Published on March 27, 2007
Contact: Public Affairs
New Cancer Information Web Site Provides Answers to Patients’ Questions
College of American Pathologists unveils www.MyBiopsy.org During Cancer Control Month to help Americans better understand this deadly disease
Northfield, IL.—It could be your sister, your brother or one or your parents. But, if someone you are close to is diagnosed with cancer, you want quick access to as much credible information as possible.
That’s why the College of American Pathologists developed a new patient Web site—www.MyBiopsy.org. Unveiled during April, Cancer Control Month, the site is intended to serve as a resource to people, who have been diagnosed with cancer, or who know someone who has been diagnosed with cancer, to help them better understand their illness.
Currently, the site includes information on 20 of the most common cancer diseases and cancer related conditions, including—breast, prostate, lung, colon, skin, and leukemia, among others. It addresses such questions as, “How does the pathologist diagnosis cancer?” and “What questions should I ask my doctor?”
“We designed www.MyBiospy.org with the patient in mind,” said CAP President Thomas M. Sodeman, MD, FCAP. “Being diagnosed with cancer, or having a loved one diagnosed with cancer, can be a frightening, as well as overwhelming, experience. Since we, as pathologists, are the medical doctors who actually diagnose the cancer, it made sense for the College to provide this information directly to patients. Our goal is to, hopefully, eliminate some of the angst by providing credible information that people can use.”
Each page on www.MyBiopsy.org was developed by pathologists—the physicians who examine tissues and fluids to diagnose disease in order to assist in making treatment decisions. The pages include answers to questions about a particular disease, what treatment options are available, a glossary of key terms, and pictures of normal and diseased tissues, among other features.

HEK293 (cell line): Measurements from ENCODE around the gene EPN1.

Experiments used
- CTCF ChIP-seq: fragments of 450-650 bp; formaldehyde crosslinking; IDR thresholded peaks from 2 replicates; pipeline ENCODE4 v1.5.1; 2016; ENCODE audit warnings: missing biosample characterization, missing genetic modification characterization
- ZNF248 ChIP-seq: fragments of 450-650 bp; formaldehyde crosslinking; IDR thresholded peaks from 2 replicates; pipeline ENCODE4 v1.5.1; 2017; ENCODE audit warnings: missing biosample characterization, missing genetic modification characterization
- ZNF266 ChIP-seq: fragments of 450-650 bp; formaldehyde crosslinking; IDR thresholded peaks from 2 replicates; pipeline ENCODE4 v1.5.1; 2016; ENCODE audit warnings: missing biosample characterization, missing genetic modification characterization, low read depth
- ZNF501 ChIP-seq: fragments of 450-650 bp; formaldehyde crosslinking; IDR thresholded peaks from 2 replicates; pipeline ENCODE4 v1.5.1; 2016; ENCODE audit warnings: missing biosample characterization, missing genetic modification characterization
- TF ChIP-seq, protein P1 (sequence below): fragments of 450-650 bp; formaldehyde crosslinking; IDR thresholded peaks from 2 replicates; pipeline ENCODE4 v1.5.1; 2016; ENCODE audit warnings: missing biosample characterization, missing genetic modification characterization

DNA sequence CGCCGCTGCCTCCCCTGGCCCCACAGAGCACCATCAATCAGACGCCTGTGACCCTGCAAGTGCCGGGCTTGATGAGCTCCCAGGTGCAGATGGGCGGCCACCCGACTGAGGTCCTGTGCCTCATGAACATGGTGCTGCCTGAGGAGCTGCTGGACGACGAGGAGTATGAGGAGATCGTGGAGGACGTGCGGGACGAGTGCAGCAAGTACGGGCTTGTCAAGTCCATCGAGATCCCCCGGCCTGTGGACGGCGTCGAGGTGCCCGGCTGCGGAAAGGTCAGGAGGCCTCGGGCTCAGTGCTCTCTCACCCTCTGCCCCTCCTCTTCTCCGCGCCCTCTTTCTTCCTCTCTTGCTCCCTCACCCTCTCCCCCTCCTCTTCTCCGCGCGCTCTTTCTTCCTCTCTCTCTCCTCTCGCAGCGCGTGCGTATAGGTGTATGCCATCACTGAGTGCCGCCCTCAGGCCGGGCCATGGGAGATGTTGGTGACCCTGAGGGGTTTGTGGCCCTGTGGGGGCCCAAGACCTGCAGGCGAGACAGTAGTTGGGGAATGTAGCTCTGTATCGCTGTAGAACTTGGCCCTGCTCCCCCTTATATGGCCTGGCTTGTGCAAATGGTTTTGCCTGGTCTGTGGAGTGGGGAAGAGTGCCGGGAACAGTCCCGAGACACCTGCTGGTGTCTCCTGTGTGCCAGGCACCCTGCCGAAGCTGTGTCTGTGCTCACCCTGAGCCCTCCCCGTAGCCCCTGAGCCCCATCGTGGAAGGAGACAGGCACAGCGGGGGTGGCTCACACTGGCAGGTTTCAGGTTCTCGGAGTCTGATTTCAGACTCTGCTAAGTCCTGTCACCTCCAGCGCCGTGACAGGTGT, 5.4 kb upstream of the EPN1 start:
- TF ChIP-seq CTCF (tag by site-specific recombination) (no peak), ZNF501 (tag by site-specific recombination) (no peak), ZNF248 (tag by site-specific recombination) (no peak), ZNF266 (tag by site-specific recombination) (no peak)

All of the information available on the College’s new Web site is featured in three formats: HTML, PDF, and Microsoft Word. The CAP plans to post additional topic sheets throughout the year.
“As a pathologist, I know how truly important it is for you to understand the disease you’re fighting,” said Dr. Sodeman. “Because the more you know, the more empowered you become about your own health, or the health of someone you love.”
The College of American Pathologists is a medical society serving nearly 16,000 physician members and the laboratory community throughout the world. It is the world's largest association composed exclusively of pathologists and is widely considered the leader in laboratory quality assurance. The College is an advocate for high-quality and cost-effective medical care.
(Note: For more than 60 years, the President of the United States has proclaimed April Cancer Control Month to recognize the advancements against cancer and reaffirm the nation’s fight to reduce the risk of this life-threatening disease. However, despite advancements, it is estimated the 2.4 million new cancer cases will be diagnosed in 2007.)